Moreover, reversion of intracellular NAD levels and CD38 activity inhibition have been previously demonstrated to greatly improve aging-related metabolic dysfunctions, which correlate with glucose tolerance, muscle function, exercise capacity, and cardiac function.29 It has also been reported that daratumumab, an anti-CD38 antibody, has been utilized to treat multiple myeloma clinically successfully.40 Similarly, a potent and specific CD38 inhibitor (compound 78c) has been shown to ameliorate age-related metabolic dysfunction.29 In our present study, we also demonstrated that either supplementation with exogenous NAD or administration of the specific CD38 inhibitor compound 78c significantly ameliorated Ang II-induced VSMC senescence. Considering the excellent consistency of our results, our study suggested that CD38 may be a potential target for drug development for treating age-related diseases.
Second, we demonstrated that CD38 deficiency reduced VSMC senescence by suppressing the biogenesis, secretion, and internalization of senescence-associated sEVs (SA-sEVs). Exosomes (30–150 nm) and microvesicles (50–1000 nm) are generally recognized as highly heterogeneous extracellular vesicle populations that can be prepared with ultracentrifugation technology.14 Exosomes play important roles in communication between cells and organs. Intraluminal vesicles (ILVs), considered exosome precursors, are initially generated from endosomes and evolve into multivesicular bodies (MVBs). Under stimulation, MVBs undergo exocytic fusion with the plasma membrane followed by release into the extracellular space. HRS is essential for endosomal ubiquitinated protein sorting and MVB formation. In our study, we utilized the infusion protein HRS-RFP to track MVB formation, which partially represents exosome biogenesis. We demonstrated for the first time that Ang II promoted the production and secretion of sEVs from senescent cells, in which CD38 deficiency alleviated these Ang-II-induced alterations. In addition, more HRS-HFP+MVBs with enlarged shapes, which were restored by CD38 deletion or NAD supplementation, were observed in senescent cells, suggesting that CD38 enhanced sEV biogenesis and MVB formation.
Although sEVs were discovered decades ago, they were recently identified as component of the SASP effect in aging progression. It is also known that sEVs play similar roles as cytokines, chemokines, matrix proteases, and growth factors. Various cellular stresses, such as oxidative stress,41 irradiation42, and telomere attrition,43 initiate the biogenesis and secretion of sEVs. In our study, we observed that sEVs derived from Ang II-challenged smooth muscle cells accelerated the senescence of neighboring undamaged cells. Moreover, SA-sEVs were easily internalized by senescent cells, exacerbating the aging process in these cells. Accordingly, these results advance our comprehension of the mechanisms of VSMC senescence in hypertension and provide insight into novel therapeutic targets for reducing vascular aging. However, the components in sEVs that are critical for the effects of the senescence-associated secretory phenotype remain unknown and need to be investigated in the future.
Third, we further demonstrated that CD38 deficiency markedly inhibited the biogenesis of SA-sEVs by maintaining lysosomal function and promoting mitophagy in a NAD-dependent manner. Intracellular NAD levels are essential for the activation of sirtuin proteins, the expression of which greatly improves health and longevity. In our study, we found that VSMC senescence was aggravated upon SIRT1 or SIRT3 expression inhibition with specific siRNAs, suggesting that CD38 exacerbated VSMC senescence of VSMCs by suppressing SIRT1 and SIRT3 activities by reducing the intracellular NAD concentration. Additionally, we observed that exosomal protein CD63-GFP accumulation and HRS-RFP+MVB formation in VSMCs were enhanced upon knockdown of Sirt1 and Sirt3, suggesting that SIRT1 and SIRT3 may participate in sEV-mediated smooth muscle cell senescence.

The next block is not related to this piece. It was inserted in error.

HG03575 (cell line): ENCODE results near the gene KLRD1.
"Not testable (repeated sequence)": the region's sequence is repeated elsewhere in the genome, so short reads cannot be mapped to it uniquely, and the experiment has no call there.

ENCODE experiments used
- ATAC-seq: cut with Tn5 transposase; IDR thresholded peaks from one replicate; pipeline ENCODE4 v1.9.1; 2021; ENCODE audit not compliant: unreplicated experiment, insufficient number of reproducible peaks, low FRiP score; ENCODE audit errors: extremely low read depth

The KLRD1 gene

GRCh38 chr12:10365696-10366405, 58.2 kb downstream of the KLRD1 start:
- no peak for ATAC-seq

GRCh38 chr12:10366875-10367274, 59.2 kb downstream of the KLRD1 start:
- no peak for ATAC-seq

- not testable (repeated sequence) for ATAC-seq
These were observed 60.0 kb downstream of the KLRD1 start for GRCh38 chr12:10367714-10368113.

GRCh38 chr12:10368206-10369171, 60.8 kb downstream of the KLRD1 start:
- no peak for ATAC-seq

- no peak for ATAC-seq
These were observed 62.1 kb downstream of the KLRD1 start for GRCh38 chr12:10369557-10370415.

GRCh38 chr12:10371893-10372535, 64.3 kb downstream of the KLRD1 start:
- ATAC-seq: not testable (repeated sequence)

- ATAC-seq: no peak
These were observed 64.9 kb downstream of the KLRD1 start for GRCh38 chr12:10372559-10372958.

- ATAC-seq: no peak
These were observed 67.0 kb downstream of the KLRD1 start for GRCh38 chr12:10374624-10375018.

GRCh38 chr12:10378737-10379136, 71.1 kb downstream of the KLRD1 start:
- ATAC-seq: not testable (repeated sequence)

Mitochondria are important energy-producing organelles that constitute approximately one-fifth of the cell volume and generate >80% cellular ATP in VSMCs. A decline in mitochondrial quality and activity with aging has been previously correlated with the development of age-related diseases.31 Functional correlations between cellular organelles play key roles in maintaining homeostasis between mitochondria, lysosomes, and sEV biogenesis-associated endosomes. Emerging evidence indicates that lysosomal activity is impaired as a consequence or as the origin of deficient mitochondrial function. Previous studies have shown that gene ablation or pharmacological inhibition of mitochondrial proteins such as mitochondrial transcription factor A (TFAM), apoptosis-inducing factor mitochondria associated 1 (AIF), and mitochondrial dynamin, including GTPase OPA1 and PINK1, altered lysosome morphology and impaired mitochondrial activities, thereby resulting in disruption of endolysosomal trafficking and mitophagy.44 Furthermore, lysosomal alkalization-induced lysosomal dysfunction has been shown to lead to mitophagy impairment in pancreatic β cells,45 and abnormal secretome generation leading to excess exosome biogenesis has been found in breast cancer cells,23 suggesting that the deficient mitochondrial-lysosomal axis promotes mitochondria-endosome fusion and mitochondria-derived sEV generation. These phenomena have been recently reported to be involved in the pathogenesis of age-related neurodegenerative diseases, including Alzheimer’s disease,46 Parkinson’s disease,47 and Huntington disease.48 In addition, Ang II is able to cause mitochondrial injury by increasing oxidative stress. In our study, the lysosome enlargement and functional disorder induced by Ang II stimulation resulted in lysosome dysfunction and mitophagy impairment, suggesting that more mitochondrial compounds were sorted into exosomes and secreted through MVBs. Either Cd38 gene deletion or NAD supplementation successfully reinstated the alterations caused by Ang II stimulation and inhibited sEV packaging of mitochondrial compounds and ubiquitinated proteins, suggesting that CD38 deficiency promoted lysosome-mediated degradation. CD38 deficiency-mediated protection was reversed by SIRT1 or SIRT3 inhibition, especially SIRT3 inhibition, demonstrating that mitophagy facilitated damaged mitochondrial elimination. Taken together, the findings from our study demonstrated that CD38 deficiency inhibited the biogenesis and secretion of sEVs by maintaining mitochondrial-lysosomal function and promoting mitophagy in a NAD-SIRT1/SIRT3-dependent manner (Fig. 8d).